Noncommutative Analysis

Tag: dilation theory

New paper: Dilations of commuting unitaries

Malte Gerhold, Satish Pandey, Baruch Solel and I have recently posted a new paper on the arxiv. Check it out here. Here is the abstract:

Abstract:

We study the space of all d-tuples of unitaries u=(u_1,\ldots, u_d) using dilation theory and matrix ranges. Given two d-tuples u and v generating C*-algebras \mathcal A and \mathcal B, we seek the minimal dilation constant c=c(u,v) such that u\prec cv, by which we mean that u is a compression of some *-isomorphic copy of cv. This gives rise to a metric

d_D(u,v)=\log\max\{c(u,v),c(v,u)\}

on the set of equivalence classes of *-isomorphic tuples of unitaries. We also consider the metric

d_{HR}(u,v) = \inf \{\|u'-v'\|:u',v'\in B(H)^d, u'\sim u and v'\sim v\},

and we show the inequality

d_{HR}(u,v) \leq  K d_D(u,v)^{1/2}.

Let u_\Theta be the universal unitary tuple (u_1,\ldots,u_d) satisfying u_\ell u_k=e^{i\theta_{k,\ell}} u_k u_\ell, where \Theta=(\theta_{k,\ell}) is a real antisymmetric matrix. We find that c(u_\Theta, u_{\Theta'})\leq e^{\frac{1}{4}\|\Theta-\Theta'\|}. From this we recover the result of Haagerup-Rordam and Gao that there exists a map \Theta\mapsto U(\Theta)\in B(H)^d such that U(\Theta)\sim u_\Theta and

\|U(\Theta)-U({\Theta'})\|\leq K\|\Theta-\Theta'\|^{1/2}.

Of special interest are: the universal d-tuple of noncommuting unitaries {\mathrm u}, the d-tuple of free Haar unitaries u_f, and the universal d-tuple of commuting unitaries u_0. We obtain the bounds

2\sqrt{1-\frac{1}{d}}\leq c(u_f,u_0)\leq 2\sqrt{1-\frac{1}{2d}}.

From this, we recover Passer’s upper bound for the universal unitaries c({\mathrm u},u_0)\leq\sqrt{2d}. In the case d=3 we obtain the new lower bound c({\mathrm u},u_0)\geq 1.858 improving on the previously known lower bound c({\mathrm u},u_0)\geq\sqrt{3}.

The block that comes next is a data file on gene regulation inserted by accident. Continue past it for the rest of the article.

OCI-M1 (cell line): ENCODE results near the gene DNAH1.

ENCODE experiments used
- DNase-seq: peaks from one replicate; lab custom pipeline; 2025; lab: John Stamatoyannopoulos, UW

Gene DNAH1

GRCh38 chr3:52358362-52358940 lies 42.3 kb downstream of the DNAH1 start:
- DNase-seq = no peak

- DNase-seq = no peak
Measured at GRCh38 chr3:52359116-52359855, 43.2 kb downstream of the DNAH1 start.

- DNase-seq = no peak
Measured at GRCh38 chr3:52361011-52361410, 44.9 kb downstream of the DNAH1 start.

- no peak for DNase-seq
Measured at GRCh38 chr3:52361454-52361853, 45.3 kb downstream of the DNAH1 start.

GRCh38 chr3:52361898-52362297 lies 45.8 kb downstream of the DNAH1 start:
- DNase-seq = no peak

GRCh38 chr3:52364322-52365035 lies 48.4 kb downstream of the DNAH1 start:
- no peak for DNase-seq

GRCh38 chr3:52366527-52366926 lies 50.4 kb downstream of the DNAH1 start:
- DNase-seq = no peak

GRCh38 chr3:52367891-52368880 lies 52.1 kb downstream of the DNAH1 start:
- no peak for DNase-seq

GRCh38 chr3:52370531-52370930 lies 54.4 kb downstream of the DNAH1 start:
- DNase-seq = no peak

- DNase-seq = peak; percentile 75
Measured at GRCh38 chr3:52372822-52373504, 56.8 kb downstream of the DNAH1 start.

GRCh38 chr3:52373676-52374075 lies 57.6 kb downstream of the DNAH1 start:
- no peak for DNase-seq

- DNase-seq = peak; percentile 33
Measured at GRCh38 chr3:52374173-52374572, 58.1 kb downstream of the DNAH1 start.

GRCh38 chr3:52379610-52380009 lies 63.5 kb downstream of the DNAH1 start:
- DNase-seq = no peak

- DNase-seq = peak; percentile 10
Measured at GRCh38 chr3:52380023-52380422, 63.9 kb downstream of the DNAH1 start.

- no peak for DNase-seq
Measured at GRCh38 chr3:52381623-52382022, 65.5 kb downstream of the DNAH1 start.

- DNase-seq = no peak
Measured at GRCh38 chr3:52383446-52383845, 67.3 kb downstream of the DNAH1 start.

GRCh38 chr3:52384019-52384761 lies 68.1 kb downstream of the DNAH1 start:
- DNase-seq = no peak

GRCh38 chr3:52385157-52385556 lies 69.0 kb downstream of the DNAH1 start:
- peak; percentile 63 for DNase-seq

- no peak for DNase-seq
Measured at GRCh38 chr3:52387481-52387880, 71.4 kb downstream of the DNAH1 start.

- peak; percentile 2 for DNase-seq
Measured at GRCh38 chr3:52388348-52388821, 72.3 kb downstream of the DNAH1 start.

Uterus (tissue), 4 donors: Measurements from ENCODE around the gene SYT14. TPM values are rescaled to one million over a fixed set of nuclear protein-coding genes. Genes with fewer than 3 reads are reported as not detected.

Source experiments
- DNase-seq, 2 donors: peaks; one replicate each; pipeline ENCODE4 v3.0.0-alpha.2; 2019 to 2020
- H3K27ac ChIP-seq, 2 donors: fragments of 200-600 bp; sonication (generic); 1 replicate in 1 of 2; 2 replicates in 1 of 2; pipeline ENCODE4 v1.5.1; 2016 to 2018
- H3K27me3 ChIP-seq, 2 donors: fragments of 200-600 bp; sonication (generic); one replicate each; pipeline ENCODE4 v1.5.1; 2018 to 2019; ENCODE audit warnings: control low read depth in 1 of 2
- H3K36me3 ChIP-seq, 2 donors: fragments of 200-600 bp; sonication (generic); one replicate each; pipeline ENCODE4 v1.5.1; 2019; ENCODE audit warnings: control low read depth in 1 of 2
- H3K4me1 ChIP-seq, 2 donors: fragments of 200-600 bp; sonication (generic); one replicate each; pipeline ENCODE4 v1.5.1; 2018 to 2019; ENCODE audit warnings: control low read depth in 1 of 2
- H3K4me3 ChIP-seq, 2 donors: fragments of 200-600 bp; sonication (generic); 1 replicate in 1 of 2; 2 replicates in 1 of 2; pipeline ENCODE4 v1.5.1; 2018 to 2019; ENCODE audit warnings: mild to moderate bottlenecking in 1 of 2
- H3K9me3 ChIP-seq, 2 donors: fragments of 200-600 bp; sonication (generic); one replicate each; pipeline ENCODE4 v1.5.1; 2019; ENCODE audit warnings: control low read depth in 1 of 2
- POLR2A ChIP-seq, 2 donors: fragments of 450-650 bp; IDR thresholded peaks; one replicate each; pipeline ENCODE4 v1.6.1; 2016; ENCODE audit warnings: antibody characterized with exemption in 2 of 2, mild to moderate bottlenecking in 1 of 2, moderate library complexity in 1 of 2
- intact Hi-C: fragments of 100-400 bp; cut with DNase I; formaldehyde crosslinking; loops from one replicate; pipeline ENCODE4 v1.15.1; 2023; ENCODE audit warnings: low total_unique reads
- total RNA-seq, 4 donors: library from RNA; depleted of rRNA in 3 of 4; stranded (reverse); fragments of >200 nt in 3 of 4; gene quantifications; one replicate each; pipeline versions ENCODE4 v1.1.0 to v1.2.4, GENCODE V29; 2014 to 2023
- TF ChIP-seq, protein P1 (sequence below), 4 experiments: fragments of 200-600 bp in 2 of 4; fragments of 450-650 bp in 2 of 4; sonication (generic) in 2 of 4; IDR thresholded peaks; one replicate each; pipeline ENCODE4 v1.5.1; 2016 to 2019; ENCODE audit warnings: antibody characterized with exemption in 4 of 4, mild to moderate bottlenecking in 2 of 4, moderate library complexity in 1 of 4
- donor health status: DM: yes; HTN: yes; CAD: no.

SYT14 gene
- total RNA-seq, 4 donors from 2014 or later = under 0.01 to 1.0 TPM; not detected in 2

A survey (another one!) on dilation theory

I recently uploaded to the arxiv my new survey “Dilation theory: a guided tour“. I am pretty happy and proud of the result! Right now I feel like it is the best survey ever written (honest, that’s how I feel, I know that its an illusion), but experience tells me that two months from now I might be a little embarrassed (like: how could I be so vain to think that I could pull of a survey on this gigantic topic?).

(Well, these are the usual highs and lows of being a mathematician, but since this is a survey paper and not a research paper, I feel comfortable enough to share these feelings).

This survey was submitted (and will hopefully appear in) to the Proceedings of the International Workshop on Operator Theory and its Applications (IWOTA) 2019, Portugal. It is an expanded version of the semi-plenary talk that I gave in that conference. I used a preliminary version of this survey as lecture notes for the mini-course that I gave at the recent workshop “Noncommutative Geometry and its Applications” at NISER Bhubaneswar.

I hope somebody finds it useful or entertaining 🙂

My talks at NCGA Bhubaneswar

This week I am giving a series of five lectures on dilation theory in the workshop Noncommutative Geometry and its Applications , at NISER Bhubaneswar (India). I am putting my talks up here in case anybody would like to see them (and also as backup, in case my stick doesn’t work).

Lecture number 4.

Lecture number 5.

(Lectures 1,2,3 were board talks).

The complex matrix cube problem – new results from summer projects

In this post I will summarize the results obtained by my group in the “Summer Projects Week” that took place two weeks ago at the Technion. As in last time (see here for a summary of last year’s project) the title of the project I suggested was “Numerical Explorations of Open Problems from Operator Theory”. This time, I was lucky to have Malte Gerhold and Satish Pandey, my postdocs, volunteer to help me with the mentoring. The students who chose our project were Matan Gibson and Ofer Israelov, and they did fantastic work.

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The complex matrix cube problem summer project – summary of results

In the previous post I announced the project that I was going to supervise in the Summer Projects in Mathematics week at the Technion. In this post I wish to share what we did and what we found in that week.

I had the privilege to work with two very bright students who have recently finished their undergraduate studies: Mattya Ben-Efraim (from Bar-Ilan University) and Yuval Yifrach (from the Technion). It is remarkable the amount of stuff they learned for this one week project (the basics of C*-algebras and operator spaces), and that they actually helped settle the question that I raised to them.

I learned a lot of things in this project. First, I learned that my conjecture was false! I also learned and re-learned some programming abilities, and I learned something about the subtleties and limitations of numerical experimentation (I also learned something about how to supervise an undergraduate research project, but that’s besides the point right now).

Statement of the problem

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